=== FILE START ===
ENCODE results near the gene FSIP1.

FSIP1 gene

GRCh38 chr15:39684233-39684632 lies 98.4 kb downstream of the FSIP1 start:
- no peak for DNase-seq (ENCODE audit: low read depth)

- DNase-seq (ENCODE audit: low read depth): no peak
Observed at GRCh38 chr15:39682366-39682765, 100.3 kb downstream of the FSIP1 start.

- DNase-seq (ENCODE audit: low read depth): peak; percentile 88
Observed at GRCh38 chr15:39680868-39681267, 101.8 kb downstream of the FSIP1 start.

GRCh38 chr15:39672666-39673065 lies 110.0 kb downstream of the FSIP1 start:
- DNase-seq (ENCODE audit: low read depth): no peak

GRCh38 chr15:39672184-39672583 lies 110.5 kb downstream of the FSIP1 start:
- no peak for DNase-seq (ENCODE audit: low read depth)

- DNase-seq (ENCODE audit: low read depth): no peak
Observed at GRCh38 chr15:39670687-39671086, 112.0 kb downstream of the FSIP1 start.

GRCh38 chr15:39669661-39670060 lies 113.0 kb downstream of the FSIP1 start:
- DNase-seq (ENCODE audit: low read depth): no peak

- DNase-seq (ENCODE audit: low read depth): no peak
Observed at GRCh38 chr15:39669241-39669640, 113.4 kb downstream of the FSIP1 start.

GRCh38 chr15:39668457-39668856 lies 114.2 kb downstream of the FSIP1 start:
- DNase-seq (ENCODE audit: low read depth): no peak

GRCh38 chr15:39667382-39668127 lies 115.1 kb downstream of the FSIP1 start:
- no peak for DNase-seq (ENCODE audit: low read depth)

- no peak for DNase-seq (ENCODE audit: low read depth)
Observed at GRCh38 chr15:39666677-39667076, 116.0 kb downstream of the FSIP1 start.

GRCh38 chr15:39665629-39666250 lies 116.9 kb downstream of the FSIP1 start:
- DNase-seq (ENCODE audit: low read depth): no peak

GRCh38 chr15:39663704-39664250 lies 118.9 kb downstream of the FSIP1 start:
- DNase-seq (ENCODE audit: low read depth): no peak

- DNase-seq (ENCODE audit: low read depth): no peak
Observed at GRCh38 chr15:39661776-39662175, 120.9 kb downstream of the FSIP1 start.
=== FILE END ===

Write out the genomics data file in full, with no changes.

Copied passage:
ENCODE results near the gene FSIP1.

FSIP1 gene

GRCh38 chr15:39684233-39684632 lies 98.4 kb downstream of the FSIP1 start:
- no peak for DNase-seq (ENCODE audit: low read depth)

- DNase-seq (ENCODE audit: low read depth): no peak
Observed at GRCh38 chr15:39682366-39682765, 100.3 kb downstream of the FSIP1 start.

- DNase-seq (ENCODE audit: low read depth): peak; percentile 88
Observed at GRCh38 chr15:39680868-39681267, 101.8 kb downstream of the FSIP1 start.

GRCh38 chr15:39672666-39673065 lies 110.0 kb downstream of the FSIP1 start:
- DNase-seq (ENCODE audit: low read depth): no peak

GRCh38 chr15:39672184-39672583 lies 110.5 kb downstream of the FSIP1 start:
- no peak for DNase-seq (ENCODE audit: low read depth)

- DNase-seq (ENCODE audit: low read depth): no peak
Observed at GRCh38 chr15:39670687-39671086, 112.0 kb downstream of the FSIP1 start.

GRCh38 chr15:39669661-39670060 lies 113.0 kb downstream of the FSIP1 start:
- DNase-seq (ENCODE audit: low read depth): no peak

- DNase-seq (ENCODE audit: low read depth): no peak
Observed at GRCh38 chr15:39669241-39669640, 113.4 kb downstream of the FSIP1 start.

GRCh38 chr15:39668457-39668856 lies 114.2 kb downstream of the FSIP1 start:
- DNase-seq (ENCODE audit: low read depth): no peak

GRCh38 chr15:39667382-39668127 lies 115.1 kb downstream of the FSIP1 start:
- no peak for DNase-seq (ENCODE audit: low read depth)

- no peak for DNase-seq (ENCODE audit: low read depth)
Observed at GRCh38 chr15:39666677-39667076, 116.0 kb downstream of the FSIP1 start.

GRCh38 chr15:39665629-39666250 lies 116.9 kb downstream of the FSIP1 start:
- DNase-seq (ENCODE audit: low read depth): no peak

GRCh38 chr15:39663704-39664250 lies 118.9 kb downstream of the FSIP1 start:
- DNase-seq (ENCODE audit: low read depth): no peak

- DNase-seq (ENCODE audit: low read depth): no peak
Observed at GRCh38 chr15:39661776-39662175, 120.9 kb downstream of the FSIP1 start.